This blog entry is based on content from a podcast interview with Robert Neumar, MD, PhD, Professor and Chair of the Department of Emergency Medicine at the University of Michigan and Chair of the American Heart Association Emergency Cardiovascular Care Committee and AHA delegate to the International Liaison Committee on Resuscitation (ILCOR);
Mark Link, MD, Professor of Medicine and the Director of Cardiac Electrophysiology in the UT Southwestern Department of Internal Medicine’s Division of Cardiology, and Karl Kern, MD, co-director and the Gordon A. Ewy, MD Distinguished Endowed Chair of Cardiovascular Medicine at the University of Arizona Sarver Heart Center, and professor of medicine at the UA College of Medicine – Tucson. Listen to the full podcast titled How AHA Creates the CPR Guidelines from the ILCOR CEE Process.
Dr. Karl Kern: Can you give us just a kind of an overview of how does the American Heart Association do this task of gathering the science and turning it into meaningful guidelines?
Dr. Mark Link: First I think it’s important to realize what the guidelines are. They’re written instructions for how to take care of people in cardiac arrest. These guidelines have been written by the AHA for a couple, if not three, decades.
The documents include CPR, ACLS, Pediatric ACLS, and it’s a complex process of how they’re put together, using the latest science and they’re continually updated, and we’ll be going over that in our talk here about how we actually create these written documents and how they’re disseminated into the community.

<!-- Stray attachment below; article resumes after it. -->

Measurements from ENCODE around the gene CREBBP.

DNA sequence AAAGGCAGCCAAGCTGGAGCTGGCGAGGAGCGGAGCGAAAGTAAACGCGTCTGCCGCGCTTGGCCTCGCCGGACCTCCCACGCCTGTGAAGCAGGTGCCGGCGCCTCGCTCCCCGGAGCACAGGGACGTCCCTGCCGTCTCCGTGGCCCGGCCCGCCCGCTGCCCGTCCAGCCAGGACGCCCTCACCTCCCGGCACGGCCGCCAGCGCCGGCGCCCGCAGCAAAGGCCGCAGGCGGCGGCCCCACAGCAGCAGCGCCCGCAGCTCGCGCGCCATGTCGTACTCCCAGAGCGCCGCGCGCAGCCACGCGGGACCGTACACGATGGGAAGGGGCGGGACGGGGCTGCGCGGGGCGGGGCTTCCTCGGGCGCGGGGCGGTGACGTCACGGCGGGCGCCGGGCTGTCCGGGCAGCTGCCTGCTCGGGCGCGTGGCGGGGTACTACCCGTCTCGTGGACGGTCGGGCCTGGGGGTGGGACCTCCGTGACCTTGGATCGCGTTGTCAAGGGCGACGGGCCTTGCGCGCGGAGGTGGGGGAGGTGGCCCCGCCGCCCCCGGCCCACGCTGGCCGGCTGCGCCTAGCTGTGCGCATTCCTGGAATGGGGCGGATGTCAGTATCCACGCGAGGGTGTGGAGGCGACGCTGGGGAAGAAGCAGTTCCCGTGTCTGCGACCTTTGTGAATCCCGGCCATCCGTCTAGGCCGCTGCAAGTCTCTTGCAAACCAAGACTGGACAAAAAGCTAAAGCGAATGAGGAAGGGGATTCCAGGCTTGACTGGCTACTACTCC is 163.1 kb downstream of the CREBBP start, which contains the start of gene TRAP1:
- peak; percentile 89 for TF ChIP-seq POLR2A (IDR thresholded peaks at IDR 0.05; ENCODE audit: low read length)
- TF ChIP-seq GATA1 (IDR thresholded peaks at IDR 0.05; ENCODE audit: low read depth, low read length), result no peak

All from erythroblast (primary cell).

Dr. Karl Kern: How do you find the science?
Dr. Bob Neumar: Sure. The science evaluation process really begins with ILCOR, which is the International Liaison Committee On Resuscitation, and this is a consortium of resuscitation councils similar to the American Heart Association across the world, that brings together the world’s experts in the field to evaluate the current science and then generate a consensus on science and then draft treatment recommendations using grave methodology that then is used by member councils to develop their guidelines.
Dr. Karl Kern: Who else is in there besides the Europeans and the U.S.?
Dr. Bob Neumar: The member councils include the European Resuscitation Council, the Inter-American Heart Foundation, which is in South America, ANZCOR, which is the Australia and New Zealand Resuscitation Council, Resuscitation Council of Asia, the Southern African Resuscitation Council. So a good representation across the world.
Dr. Karl Kern: So Mark, tell me how the American Heart takes this science review materials from ILCOR and actually then produces the American Heart Guidelines for CPR and resuscitation.
Dr. Mark Link: You wanna take back a little bit into history. It used to be that the AHA would do their own science review and then do the guidelines from their own science review.
It was realized that that wasn’t a great system for a number reasons. One is that, resuscitation science is the same all around the world.